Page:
Faithful Saints

“To the saints who are in Ephesus, and are faithful in Christ Jesus…” (Ephesians 1:1)

Bible Reading: Ephesians1:1-2

How striking is the word “saints”! Many people associate it with super-Christians who have been canonised by the Roman Catholic Church, people whose above-ordinary lives gave them special merit before God.

That, however, is not the way the apostle Paul uses it when addressing Christians in Ephesus (and elsewhere). He uses it, rather, with the Old Testament in mind. There, God’s chosen people were called a “holy nation” (Exodus 19:6), that is, a nation set apart by God for himself. The New Testament word “saints” comes from a Greek word that is connected with the terms holy and sanctify. It always carries the idea of being special on account of being set apart to God. The thought of moral purity is also contained within it.

What precious thoughts are suggested by these things! For one, to be “set apart” to God means that we are distinguished from others who are not in this position. As believers. we are distinguished from others not simply because we believe what they do not, but because we have been called out, or set apart from them to be God’s special people. 

Jesus made this plain when he spoke of his disciples as being not “of the world,” but called out of it (John 15:19; 17:14). As those in this position, we don’t pattern our life on the world, nor love its ways (1 John 2:15, 16). Instead, we live to the glory of God and seek to shake off the dust of the world. We are not in ourselves superior to others, but we are different. We have been purchased by Christ to be “his own possession, zealous for good works” (Titus 2:14).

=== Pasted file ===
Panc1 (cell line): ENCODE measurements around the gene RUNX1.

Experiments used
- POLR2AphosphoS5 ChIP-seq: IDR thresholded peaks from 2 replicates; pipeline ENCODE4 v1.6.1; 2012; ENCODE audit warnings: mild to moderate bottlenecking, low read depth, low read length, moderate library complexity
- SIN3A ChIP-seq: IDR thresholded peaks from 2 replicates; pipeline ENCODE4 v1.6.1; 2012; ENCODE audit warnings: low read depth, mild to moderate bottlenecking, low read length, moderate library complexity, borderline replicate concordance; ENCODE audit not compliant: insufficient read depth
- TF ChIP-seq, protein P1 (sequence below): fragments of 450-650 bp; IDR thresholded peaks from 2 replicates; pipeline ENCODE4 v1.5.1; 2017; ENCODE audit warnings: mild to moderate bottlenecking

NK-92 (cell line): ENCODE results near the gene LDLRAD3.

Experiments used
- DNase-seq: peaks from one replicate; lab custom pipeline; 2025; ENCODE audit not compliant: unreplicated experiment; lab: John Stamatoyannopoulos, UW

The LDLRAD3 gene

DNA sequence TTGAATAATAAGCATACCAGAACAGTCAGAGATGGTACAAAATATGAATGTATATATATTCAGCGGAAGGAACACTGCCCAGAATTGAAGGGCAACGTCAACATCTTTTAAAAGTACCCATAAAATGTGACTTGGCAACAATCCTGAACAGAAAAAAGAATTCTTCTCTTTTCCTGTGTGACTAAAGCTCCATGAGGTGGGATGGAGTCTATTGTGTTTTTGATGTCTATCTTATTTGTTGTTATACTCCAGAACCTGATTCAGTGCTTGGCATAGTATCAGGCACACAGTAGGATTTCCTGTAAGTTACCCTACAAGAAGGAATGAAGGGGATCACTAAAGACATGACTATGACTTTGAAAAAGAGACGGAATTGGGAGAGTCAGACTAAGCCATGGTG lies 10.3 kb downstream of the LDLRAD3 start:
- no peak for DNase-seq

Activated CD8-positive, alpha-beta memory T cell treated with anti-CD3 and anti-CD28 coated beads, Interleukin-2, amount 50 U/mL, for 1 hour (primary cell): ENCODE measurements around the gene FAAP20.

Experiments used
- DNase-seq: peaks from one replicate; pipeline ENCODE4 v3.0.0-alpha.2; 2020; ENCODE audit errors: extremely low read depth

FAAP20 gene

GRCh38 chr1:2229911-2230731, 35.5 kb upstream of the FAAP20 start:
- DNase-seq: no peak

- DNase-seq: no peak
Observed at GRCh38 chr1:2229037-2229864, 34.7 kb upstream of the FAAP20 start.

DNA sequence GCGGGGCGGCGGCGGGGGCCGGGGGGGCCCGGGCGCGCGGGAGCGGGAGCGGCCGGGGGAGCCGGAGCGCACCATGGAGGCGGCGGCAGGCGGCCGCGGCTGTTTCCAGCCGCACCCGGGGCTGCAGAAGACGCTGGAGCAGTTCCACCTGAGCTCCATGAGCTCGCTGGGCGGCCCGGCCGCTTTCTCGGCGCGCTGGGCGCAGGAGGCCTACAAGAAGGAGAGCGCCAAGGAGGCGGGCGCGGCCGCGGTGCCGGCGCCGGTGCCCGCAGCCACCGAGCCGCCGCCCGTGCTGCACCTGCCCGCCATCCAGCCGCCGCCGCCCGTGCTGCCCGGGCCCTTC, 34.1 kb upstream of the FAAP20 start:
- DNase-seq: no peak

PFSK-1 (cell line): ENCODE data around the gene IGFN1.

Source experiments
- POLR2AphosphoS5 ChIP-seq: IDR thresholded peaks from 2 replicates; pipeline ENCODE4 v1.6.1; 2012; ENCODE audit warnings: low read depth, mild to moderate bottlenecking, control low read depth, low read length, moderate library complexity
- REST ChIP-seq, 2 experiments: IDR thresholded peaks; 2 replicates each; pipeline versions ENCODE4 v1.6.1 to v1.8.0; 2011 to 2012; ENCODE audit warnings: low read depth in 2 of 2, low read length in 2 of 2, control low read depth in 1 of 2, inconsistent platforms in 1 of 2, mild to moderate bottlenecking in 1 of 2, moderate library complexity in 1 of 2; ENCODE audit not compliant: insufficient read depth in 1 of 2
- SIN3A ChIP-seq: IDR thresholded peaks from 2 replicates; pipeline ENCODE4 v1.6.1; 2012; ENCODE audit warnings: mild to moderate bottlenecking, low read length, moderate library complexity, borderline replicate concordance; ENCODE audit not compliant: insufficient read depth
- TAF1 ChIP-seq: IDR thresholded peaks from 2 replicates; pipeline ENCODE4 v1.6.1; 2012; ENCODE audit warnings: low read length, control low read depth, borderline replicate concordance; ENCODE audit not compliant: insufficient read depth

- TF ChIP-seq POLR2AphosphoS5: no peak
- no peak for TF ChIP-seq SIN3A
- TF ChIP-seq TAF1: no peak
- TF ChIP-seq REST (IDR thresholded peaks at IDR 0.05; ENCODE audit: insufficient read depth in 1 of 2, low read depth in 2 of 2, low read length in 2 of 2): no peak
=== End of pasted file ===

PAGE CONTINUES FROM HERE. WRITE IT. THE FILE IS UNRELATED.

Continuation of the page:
That points to a second thought arising from this idea, namely, that we are not only set apart from others but set apart to another – in this case, to God, or Jesus. Our lives are to be dedicated to the Lord and are to reflect the burning holiness that belongs to God himself (1 Peter 1:15). In all of our attempts to identify with the world to win the world, we must never become like the world.

The obligation to keep ourselves undefiled is another thought embedded in the word “saint”. In the Old Testament, that which was “holy” could be profaned, or defiled, and rendered no longer fit for holy purposes – at least, not without purification. We should also keep this in mind. As God’s saints, or set-apart ones, we must always keep ourselves from being polluted by that which is unclean in God’s sight.

There is no room for arrogance in having such a title. We are not set apart unto God by our goodness or choice, but solely by God’s grace. That should make us humble as well as holy. Our unworthiness to be called God’s special people should make us all the more concerned to live as such.

Closing Thoughts:

  • Is there value in reminding ourselves of the fact that in God’s eyes, we are “saints”?
  • What effect does this idea have on you?

–  Andrew Young, from Grace Presbyterian Church, New Zealand